10 Ways Tuesday: Tomatoes

Panzanella (c)2012 LaDomestique.com

Today I join Food Bloggers for Slave Free Tomatoes in an effort to raise awareness about injustices in U.S. tomato fields and to gain support for the Fair Food Program, which asks supermarkets and restaurants to pay a small price increase for fairly harvested tomatoes. It may surprise you that slavery exists here in the United States, where Chief Assistant U.S. Attorney Douglas Molloy once called Florida’s tomato fields “ground zero” for modern-day slavery. In the past 15 years, over 1,000 people have been freed from slavery in U.S. tomato fields.

Recipe for Change is a campaign led by the International Justice Mission targeting three major supermarket chains: Ahold, Publix, and Krogers. We are asking these companies to support the Fair Food Program and promise to shift purchases to the Florida tomato growers who abide by these higher standards. Whole Foods and Trader Joe’s have already made the pledge to sell slave-free tomatoes.

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Ingredient of the Week: Tomatoes

Heirloom Tomatoes (c)2012 LaDomestique.com

I’ve been waiting, worrying, pestering the farmers at the Boulder Farmer’s Market. “You ARE going to have tomatoes this year, right? Is it time yet? Maybe next week?” With our fickle weather and short growing season, you never know – some years tomatoes are abundant, other years there are none at all. Blame it on a late snowstorm in May, not enough sun, too much sun, too wet, too dry, pestilence, or even bad luck. It’s too early to know what tomato season will look like here in Colorado, but I’ve seen the first heirlooms from Red Wagon Farm with the promise of more to come from one of the workers at Cure Organic Farm, and I’m pretty darned excited about it.

Supermarket tomatoes sold year-round are nothing like the tomatoes of summer, with their juicy flesh, sun-ripened sweetness, and seductive aroma. A summer tomato is bursting with life. In Tender, Nigel Slater writes, “I find the scent of a ripe tomato, especially that of its stem, faintly erotic.” A ripe tomato is heavy for its size, voluptuous, gives slightly under the embrace of your hand… A ripe tomato brings out the greed in us, the desire to possess, and it’s all too easy to get caught up in a tomato-induced fervor, only to return home with more than we could possibly eat. Alice Waters understands human nature, and addresses this issue in Chez Panisse, advising “If you find yourself with too many ripe tomatoes at once, make them into a quick sauce.” Tomorrow is 10 Ways Tuesday, and you’ll find plenty mouthwatering recipes for cooking with tomatoes during summer.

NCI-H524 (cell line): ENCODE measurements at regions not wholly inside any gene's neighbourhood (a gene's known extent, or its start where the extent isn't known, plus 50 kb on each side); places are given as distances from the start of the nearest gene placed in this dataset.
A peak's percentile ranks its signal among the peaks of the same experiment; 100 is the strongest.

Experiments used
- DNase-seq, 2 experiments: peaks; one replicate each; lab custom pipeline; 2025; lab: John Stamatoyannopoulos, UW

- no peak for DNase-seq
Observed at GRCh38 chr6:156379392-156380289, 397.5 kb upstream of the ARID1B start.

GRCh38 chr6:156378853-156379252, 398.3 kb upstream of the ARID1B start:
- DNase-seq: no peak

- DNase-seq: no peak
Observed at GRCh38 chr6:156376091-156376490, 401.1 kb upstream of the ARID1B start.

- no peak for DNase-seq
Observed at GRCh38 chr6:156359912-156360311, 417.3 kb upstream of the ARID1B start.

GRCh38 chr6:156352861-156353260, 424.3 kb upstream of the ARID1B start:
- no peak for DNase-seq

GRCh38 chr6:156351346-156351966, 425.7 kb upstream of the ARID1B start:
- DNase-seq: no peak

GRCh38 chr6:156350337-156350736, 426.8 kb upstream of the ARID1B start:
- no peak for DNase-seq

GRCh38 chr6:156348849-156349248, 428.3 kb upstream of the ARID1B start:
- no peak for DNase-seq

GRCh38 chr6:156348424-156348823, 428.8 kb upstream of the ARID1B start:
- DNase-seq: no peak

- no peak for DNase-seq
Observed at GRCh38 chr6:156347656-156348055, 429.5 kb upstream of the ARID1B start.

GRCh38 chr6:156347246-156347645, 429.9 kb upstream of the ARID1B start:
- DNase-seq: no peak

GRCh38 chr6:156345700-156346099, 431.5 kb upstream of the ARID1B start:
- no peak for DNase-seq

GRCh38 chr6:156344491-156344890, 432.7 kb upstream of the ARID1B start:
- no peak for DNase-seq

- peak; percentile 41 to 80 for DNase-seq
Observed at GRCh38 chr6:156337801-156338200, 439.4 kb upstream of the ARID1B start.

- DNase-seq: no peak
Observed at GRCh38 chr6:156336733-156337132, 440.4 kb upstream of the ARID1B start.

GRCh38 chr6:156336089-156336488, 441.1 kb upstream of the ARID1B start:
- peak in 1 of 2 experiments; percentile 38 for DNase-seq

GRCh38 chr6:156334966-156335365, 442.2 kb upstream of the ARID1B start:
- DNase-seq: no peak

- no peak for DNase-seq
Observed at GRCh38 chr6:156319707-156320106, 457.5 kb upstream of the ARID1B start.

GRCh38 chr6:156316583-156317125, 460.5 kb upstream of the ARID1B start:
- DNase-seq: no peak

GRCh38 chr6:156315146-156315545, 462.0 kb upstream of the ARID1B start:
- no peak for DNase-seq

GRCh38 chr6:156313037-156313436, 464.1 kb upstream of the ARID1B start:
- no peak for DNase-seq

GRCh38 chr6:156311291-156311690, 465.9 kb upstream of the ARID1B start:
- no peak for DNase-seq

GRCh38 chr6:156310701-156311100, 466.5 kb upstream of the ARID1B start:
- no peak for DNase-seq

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Cook in the Moment: Rouille with Frites

Rouille with Frites (c)2012 LaDomestique.com

Garlic week at la Domestique has certainly been, well, pungent. I poured through my cookbook collection looking for fresh and interesting recipes with the goal of truly celebrating this stinky bulb in all its glory. Each day the husband arrived home from work to be greeted at the door not by my smiling face, but by the heady aroma of garlic wafting from the kitchen as I tested recipes. This morning I woke up with the taste of garlic still lingering on my palate. You can probably smell me coming a mile away. That’s ok with me. I’ve long ago surrendered to the idea that my perfume is not Chanel No. 5, rather, it’s the story of time spent in my favorite place – the kitchen. Some days it’s garlic, others cinnamon, always memorable and unmistakably me.